Jared Goff Is Not Ready

Stephen Dunn/Getty Images
Stephen Dunn/Getty Images

The Rams broke the bank to trade up for Jared Goff. On Monday night, the franchise’s first game since moving back to Los Angeles, the starting quarterback will be...Case Keenum. But if Keenum gets hurt or is ineffective, the Rams will turn to...Sean Mannion. Hmmm, OK.


But if Mannion also gets hurt, lining up under center will be...huh, the punter, Johnny Hekker. Says here Jared Goff isn’t even going to dress for Week 1.

With the caveats that Goff is expected to be the quarterback of the future, not of Monday night, and that plenty of excellent QBs have not been ready or handed the reins out of their first training camps, it is surprising, and maybe a little worrying, that Goff is not ready, and apparently not close to ready. Rams coach Jeff Fisher said last week that Keenum is the Week 1 starter, and announced yesterday that Mannion, the 2015 third-rounder, will be the backup.

Fisher attempted to explain.

“Jared’s had a great camp, so has Sean. Case is clearly our starter. I think Week 1 just to settle things down and let Jared go through the experience it’s probably going to be, like I mentioned last week, it’s probably going to be three and inactive,” Fisher said. “That’s just how it goes. And then next week we’ll flip them. I just want him to feel and sense and absorb the pressures of Week 1. He’s going to be a great player. As we’ve said from Day One, we’re not rushing him. We don’t have to rush it. I’m really happy with where he is right now. It’s unfair to compare him to anybody else. I know Philly has got their situation, it’s a little different and trading Sam so Carson is going to start, but you know Jared is in a good place right now. He’s done some really good things, so I’m really pleased with his progress.”

Parse that all you like, but the closing point—that anyone in the Rams organization is happy with how Goff is coming around—is not remotely close to a truth.

From what we’ve seen on the field—22-for-49 for 232 yards, two TDs, two INTs—Goff has not been good. His practice and study and film-room performances are harder to evaluate from here, but despite Fisher’s wishy-washy explanation, Sean Mannion is closer to NFL-ready than Goff is right now.


The last five QBs taken No. 1 overall have started in Week 1. To find the last who didn’t, you have to go all the way back to 2007 and JaMarcus Russell. I have no idea how Goff is going to pan out, but a close second on a list of draftees’ sincerest wishes, just behind making it to Canton, is to not be mentioned in the same sentence as JaMarcus Russell.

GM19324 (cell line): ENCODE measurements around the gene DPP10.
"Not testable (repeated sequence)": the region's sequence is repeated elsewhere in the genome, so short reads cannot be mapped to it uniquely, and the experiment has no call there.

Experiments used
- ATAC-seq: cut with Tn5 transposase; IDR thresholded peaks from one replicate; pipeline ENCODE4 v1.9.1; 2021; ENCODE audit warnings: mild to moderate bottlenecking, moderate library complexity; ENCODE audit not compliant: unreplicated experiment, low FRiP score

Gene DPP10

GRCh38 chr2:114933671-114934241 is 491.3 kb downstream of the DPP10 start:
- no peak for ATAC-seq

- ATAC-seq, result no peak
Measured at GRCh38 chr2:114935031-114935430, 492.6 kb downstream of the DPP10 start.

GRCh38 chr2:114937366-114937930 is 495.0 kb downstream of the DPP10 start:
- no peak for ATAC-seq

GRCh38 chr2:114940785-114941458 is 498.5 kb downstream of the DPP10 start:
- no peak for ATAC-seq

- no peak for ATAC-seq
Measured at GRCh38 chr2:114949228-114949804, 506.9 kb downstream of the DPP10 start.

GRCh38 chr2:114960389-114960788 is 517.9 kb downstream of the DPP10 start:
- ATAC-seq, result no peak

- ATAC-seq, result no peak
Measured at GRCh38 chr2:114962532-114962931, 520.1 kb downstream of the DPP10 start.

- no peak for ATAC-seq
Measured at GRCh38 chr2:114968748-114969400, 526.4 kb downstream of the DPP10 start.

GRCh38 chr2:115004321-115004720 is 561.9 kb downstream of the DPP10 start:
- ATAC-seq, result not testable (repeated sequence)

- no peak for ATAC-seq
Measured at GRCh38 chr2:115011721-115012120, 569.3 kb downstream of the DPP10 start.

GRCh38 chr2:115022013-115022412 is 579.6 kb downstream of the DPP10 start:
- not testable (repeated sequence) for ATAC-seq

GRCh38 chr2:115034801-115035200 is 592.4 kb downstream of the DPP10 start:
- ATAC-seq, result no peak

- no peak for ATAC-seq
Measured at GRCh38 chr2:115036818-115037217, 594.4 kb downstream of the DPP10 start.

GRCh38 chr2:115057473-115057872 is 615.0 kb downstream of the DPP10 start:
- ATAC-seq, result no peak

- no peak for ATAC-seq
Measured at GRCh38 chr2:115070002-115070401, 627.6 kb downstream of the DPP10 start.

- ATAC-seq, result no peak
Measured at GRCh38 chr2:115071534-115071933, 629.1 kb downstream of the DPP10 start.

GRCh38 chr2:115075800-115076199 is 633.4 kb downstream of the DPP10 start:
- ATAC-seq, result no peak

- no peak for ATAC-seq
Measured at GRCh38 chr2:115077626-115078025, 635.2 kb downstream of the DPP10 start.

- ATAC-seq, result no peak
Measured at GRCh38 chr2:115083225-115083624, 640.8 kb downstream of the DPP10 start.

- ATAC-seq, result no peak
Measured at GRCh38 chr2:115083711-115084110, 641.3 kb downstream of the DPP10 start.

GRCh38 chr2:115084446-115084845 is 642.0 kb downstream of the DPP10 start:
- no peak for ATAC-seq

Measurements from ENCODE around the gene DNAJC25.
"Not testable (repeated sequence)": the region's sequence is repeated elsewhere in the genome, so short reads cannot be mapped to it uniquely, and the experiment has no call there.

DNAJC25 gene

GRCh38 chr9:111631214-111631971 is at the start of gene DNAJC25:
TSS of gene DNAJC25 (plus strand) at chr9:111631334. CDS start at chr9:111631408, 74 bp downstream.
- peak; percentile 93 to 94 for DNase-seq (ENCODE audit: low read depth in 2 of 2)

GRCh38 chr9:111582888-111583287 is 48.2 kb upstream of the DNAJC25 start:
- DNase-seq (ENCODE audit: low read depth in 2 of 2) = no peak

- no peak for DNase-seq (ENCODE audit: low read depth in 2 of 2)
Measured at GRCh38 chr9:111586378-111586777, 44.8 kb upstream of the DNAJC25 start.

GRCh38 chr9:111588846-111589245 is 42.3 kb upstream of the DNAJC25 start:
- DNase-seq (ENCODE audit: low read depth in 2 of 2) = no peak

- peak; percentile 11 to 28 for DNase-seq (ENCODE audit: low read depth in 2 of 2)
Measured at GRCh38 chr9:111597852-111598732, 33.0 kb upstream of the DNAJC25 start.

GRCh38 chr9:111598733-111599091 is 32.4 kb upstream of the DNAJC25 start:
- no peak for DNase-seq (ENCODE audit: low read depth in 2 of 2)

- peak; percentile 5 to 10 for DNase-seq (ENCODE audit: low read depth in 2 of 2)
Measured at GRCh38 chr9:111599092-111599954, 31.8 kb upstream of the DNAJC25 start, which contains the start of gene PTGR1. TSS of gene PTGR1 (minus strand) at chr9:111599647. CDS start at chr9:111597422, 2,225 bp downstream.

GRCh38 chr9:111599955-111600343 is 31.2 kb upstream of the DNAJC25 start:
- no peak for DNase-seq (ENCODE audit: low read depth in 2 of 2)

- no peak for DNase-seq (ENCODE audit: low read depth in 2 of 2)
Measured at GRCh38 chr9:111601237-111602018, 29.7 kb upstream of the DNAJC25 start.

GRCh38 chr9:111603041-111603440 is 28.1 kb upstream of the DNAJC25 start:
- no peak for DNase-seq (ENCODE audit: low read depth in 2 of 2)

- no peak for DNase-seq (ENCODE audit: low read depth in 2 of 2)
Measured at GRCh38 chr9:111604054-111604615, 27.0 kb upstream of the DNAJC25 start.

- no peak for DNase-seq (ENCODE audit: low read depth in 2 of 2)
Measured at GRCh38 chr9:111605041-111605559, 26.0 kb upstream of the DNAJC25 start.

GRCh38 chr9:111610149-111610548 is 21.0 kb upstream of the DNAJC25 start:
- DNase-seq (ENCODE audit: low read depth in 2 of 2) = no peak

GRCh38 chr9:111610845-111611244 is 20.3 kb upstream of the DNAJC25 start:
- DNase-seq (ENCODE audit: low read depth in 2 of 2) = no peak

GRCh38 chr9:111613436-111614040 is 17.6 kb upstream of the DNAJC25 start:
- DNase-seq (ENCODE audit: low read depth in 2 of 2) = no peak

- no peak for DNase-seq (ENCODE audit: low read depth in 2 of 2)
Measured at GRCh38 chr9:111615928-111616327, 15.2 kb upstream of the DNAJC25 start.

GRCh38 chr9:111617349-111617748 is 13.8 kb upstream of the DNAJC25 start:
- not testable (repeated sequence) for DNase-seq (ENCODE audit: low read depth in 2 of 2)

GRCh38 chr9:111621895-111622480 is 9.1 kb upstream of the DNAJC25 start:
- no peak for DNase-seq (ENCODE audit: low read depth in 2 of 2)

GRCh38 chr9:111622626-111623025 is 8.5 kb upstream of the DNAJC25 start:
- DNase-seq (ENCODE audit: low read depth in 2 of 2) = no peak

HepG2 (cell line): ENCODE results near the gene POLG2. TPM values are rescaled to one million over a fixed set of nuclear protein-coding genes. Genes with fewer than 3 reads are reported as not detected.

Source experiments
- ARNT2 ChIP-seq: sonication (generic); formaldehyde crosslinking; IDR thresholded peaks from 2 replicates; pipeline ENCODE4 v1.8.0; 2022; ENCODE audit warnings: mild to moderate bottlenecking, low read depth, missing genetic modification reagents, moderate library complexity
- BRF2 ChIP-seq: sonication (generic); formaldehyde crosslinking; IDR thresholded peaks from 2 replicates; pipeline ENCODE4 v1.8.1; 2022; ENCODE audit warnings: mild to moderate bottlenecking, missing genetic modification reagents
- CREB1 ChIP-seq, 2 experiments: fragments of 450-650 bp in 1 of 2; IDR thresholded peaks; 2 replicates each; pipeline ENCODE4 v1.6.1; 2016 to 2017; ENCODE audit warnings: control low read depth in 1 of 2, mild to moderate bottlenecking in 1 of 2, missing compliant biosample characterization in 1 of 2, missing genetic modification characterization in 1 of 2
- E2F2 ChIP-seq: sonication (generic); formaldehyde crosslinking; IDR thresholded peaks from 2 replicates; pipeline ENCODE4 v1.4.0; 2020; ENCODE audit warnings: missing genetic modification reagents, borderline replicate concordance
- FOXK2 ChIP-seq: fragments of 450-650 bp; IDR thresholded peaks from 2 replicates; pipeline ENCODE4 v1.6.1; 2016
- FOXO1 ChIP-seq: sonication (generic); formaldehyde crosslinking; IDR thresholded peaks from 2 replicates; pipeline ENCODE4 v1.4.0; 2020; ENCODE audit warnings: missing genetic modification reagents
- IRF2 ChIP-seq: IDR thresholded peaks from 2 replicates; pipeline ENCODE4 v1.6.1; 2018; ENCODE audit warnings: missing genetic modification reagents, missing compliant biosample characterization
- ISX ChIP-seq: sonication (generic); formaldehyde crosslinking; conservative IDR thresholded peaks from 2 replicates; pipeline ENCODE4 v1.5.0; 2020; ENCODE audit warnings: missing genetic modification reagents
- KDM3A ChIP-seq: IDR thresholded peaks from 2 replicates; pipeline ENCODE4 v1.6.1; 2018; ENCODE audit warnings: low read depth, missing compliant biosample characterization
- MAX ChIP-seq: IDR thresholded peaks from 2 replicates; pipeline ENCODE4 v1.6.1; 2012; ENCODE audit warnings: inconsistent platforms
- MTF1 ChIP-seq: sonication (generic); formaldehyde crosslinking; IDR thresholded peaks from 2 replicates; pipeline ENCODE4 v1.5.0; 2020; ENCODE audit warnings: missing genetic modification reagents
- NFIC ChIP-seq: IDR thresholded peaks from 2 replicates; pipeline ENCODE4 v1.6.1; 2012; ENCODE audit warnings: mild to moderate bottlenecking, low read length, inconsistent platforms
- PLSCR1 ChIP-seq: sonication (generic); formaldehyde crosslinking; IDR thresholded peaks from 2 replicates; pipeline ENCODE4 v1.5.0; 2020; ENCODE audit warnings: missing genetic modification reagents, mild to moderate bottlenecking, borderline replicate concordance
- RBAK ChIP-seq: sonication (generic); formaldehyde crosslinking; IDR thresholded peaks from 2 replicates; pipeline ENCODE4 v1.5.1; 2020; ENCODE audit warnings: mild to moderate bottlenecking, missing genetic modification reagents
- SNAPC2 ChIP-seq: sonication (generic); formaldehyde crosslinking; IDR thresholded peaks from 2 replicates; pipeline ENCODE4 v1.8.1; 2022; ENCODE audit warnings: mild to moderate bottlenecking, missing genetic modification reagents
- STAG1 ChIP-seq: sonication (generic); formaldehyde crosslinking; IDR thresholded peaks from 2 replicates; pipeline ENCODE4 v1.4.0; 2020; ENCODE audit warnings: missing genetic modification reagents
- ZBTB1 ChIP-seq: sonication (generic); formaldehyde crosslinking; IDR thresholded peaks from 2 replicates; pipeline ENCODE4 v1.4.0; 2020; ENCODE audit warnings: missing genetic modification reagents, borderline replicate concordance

The comps are not all bad. Carson Palmer went No. 1 overall and didn’t take a snap his rookie year. Philip Rivers and Aaron Rodgers learned from the sidelines. It was Jeff Fisher who sat Steve McNair the better part of two seasons.

But with those QBs, sitting and stashing was always the plan, and all were stuck behind quality veterans. Judging from the scene in Hard Knocks where Fisher decided to go with Mannion at backup, Goff has played himself into street clothes.

“OK, who’s 2 against the 49ers?” asked Jeff Fisher during a coaches-only meeting just days before the season opener. Maybe there was some editing magic over at NFL Films, but the blank stares and ensuing silence plays like a “Can you believe this s—-?” indictment of Goff’s sluggish development.


It is not time to ask, as did the schadenfreude-loving St. Louis Post Dispatch, if it is “safe to call Jared Goff a bust.” But that question is asked sooner these days than ever before. The QB-centric nature of today’s NFL puts more pressure on Goff to succeed, and quickly. It also amps up the stakes of both ends of the trade equation. It’s still mindboggling how much the Rams gave Tennessee to trade up for this pick, and they knew this was the deal. The reward—a franchise quarterback—remains invaluable. The risk was accordingly high. The hype is unforgiving.

Goff still has the same arm and the same mind and the same talent that made him a top overall pick, and it’s tough to trust any evaluation of NFL-readiness that doesn’t involve playing in actual meaningful NFL games. Even if his development is behind, he’s got years of it ahead of him. At the same time, it’s fair to worry that, at least immediately, he’s going to have to do that developing from the bench.

Deputy editor | Deadspin